Analysis of opossum kidney NaPi-IIc sodium-dependent phosphate transporter to understand Pi handling in human kidney
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The role of Na+-dependent inorganic phosphate (Pi) transporters in the human kidney is not fully clarified. Hereditary hypophosphatemic rickets with hypercalciuria (HHRH) is caused by loss-of-function mutations in the IIc Na+-dependent Pi transporter (NPT2c/Npt2c/NaPi-IIc) gene. Another Na+-dependent type II transporter, (NPT2A/Npt2a/NaPi-IIa), is also important for renal Pi reabsorption in humans. In mice, Npt2c deletion does not lead to hypophosphatemia and rickets because Npt2a compensates for the impaired Pi reabsorption. To clarify the differences between mouse and human, we investigated the relation between NaPi-IIa and NaPi-IIc functions in opossum kidney (OK) cells.
We cloned NaPi-IIc from OK cells and created opossum NaPi-IIc (oNaPi-IIc) antibodies. We used oNaPi-IIc small interference (si)RNA and investigated the role of NaPi-IIc in Pi transport in OK cells.
We cloned opossum kidney NaPi-IIc cDNAs encoding 622 amino acid proteins (variant1) and examined their pH- and sodium-dependency. The antibodies reacted specifically with 75-kDa and 150-kDa protein bands, and the siRNA of NaPi-IIc markedly suppressed endogenous oNaPi-IIc in OK cells. Treatment with siRNA significantly suppressed the expression of NaPi-4 (NaPi-IIa) protein and mRNA. oNaPi-IIc siRNA also suppressed Na+/H+ exchanger regulatory factor 1 expression in OK cells.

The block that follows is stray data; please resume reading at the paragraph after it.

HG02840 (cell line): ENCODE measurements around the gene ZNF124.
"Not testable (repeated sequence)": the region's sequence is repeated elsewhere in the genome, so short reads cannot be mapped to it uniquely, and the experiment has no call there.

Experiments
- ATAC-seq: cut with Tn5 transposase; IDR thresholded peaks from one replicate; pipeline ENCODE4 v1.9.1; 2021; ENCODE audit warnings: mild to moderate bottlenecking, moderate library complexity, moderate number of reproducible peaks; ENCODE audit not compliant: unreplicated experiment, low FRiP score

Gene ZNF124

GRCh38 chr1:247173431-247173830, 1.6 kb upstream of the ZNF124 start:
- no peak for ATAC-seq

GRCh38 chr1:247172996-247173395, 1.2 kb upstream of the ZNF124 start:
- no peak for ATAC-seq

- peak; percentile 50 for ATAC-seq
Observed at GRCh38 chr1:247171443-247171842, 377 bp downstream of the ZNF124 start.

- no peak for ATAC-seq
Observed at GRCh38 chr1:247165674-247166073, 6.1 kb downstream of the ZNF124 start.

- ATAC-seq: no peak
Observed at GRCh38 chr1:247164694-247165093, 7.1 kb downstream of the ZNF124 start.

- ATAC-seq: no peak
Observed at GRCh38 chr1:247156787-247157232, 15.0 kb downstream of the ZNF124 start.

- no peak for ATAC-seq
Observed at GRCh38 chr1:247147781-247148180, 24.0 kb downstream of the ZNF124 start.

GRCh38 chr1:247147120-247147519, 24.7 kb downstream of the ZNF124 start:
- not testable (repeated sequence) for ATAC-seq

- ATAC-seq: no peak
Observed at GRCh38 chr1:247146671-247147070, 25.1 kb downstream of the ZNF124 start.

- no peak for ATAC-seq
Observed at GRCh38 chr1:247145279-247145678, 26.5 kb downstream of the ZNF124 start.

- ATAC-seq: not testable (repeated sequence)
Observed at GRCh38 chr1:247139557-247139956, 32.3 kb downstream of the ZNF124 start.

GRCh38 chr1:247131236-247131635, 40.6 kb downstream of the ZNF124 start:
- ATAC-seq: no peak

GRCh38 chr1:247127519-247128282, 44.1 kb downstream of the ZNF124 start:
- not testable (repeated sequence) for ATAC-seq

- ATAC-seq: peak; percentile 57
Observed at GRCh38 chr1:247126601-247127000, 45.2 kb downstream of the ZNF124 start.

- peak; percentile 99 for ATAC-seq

These findings suggest that NaPi-IIc is important for the expression of NaPi-IIa (NaPi-4) protein in OK cells. Suppression of Npt2c may downregulate Npt2a function in HHRH patients.
KeywordsPhosphate Transporter Proximal tubule Hereditary hypophosphatemic rickets with hypercalciuria
We would like to thank the National Disease Research Interchange (NDRI, Philadelphia, PA) for procurement of the kidney samples used in this study. Research reported in this publication was supported by the Ministry of Education, Culture, Sports, Science, and Technology of Japan (No. 23689045 to H. Segawa, No. 26293204 to K. Miyamoto), and The Salt Science Research Foundation (Japan).
Compliance with ethical standards
Conflict of interest
Authors have declared that no conflict of interest exists.
Human and animal rights statement
Mice were handled in accordance with the Guidelines for Animal Experimentation of Tokushima University School of Medicine (T29-3). This study was conducted according to the guidelines laid down in the Declaration of Helsinki, and the protocol was approved by the Ethics Committee of the Tokushima University Hospital (1343-1).
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